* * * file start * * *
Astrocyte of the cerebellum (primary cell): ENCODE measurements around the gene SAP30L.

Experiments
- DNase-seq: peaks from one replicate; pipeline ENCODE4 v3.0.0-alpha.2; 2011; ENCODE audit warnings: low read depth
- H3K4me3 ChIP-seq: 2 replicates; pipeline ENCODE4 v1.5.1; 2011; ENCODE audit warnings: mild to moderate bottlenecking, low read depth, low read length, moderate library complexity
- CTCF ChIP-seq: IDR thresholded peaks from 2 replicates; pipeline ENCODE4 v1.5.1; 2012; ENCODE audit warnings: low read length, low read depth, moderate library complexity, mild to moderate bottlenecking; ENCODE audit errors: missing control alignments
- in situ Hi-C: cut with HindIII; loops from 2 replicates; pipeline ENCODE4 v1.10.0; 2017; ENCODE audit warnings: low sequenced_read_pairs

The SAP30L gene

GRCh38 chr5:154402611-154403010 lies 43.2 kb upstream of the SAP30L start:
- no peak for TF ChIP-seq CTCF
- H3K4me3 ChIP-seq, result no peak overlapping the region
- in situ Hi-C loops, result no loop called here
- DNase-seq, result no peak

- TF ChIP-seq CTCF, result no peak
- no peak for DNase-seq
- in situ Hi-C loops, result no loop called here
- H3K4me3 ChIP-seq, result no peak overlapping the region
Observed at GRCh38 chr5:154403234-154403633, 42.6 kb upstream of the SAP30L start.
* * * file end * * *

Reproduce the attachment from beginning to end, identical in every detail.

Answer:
Astrocyte of the cerebellum (primary cell): ENCODE measurements around the gene SAP30L.

Experiments
- DNase-seq: peaks from one replicate; pipeline ENCODE4 v3.0.0-alpha.2; 2011; ENCODE audit warnings: low read depth
- H3K4me3 ChIP-seq: 2 replicates; pipeline ENCODE4 v1.5.1; 2011; ENCODE audit warnings: mild to moderate bottlenecking, low read depth, low read length, moderate library complexity
- CTCF ChIP-seq: IDR thresholded peaks from 2 replicates; pipeline ENCODE4 v1.5.1; 2012; ENCODE audit warnings: low read length, low read depth, moderate library complexity, mild to moderate bottlenecking; ENCODE audit errors: missing control alignments
- in situ Hi-C: cut with HindIII; loops from 2 replicates; pipeline ENCODE4 v1.10.0; 2017; ENCODE audit warnings: low sequenced_read_pairs

The SAP30L gene

GRCh38 chr5:154402611-154403010 lies 43.2 kb upstream of the SAP30L start:
- no peak for TF ChIP-seq CTCF
- H3K4me3 ChIP-seq, result no peak overlapping the region
- in situ Hi-C loops, result no loop called here
- DNase-seq, result no peak

- TF ChIP-seq CTCF, result no peak
- no peak for DNase-seq
- in situ Hi-C loops, result no loop called here
- H3K4me3 ChIP-seq, result no peak overlapping the region
Observed at GRCh38 chr5:154403234-154403633, 42.6 kb upstream of the SAP30L start.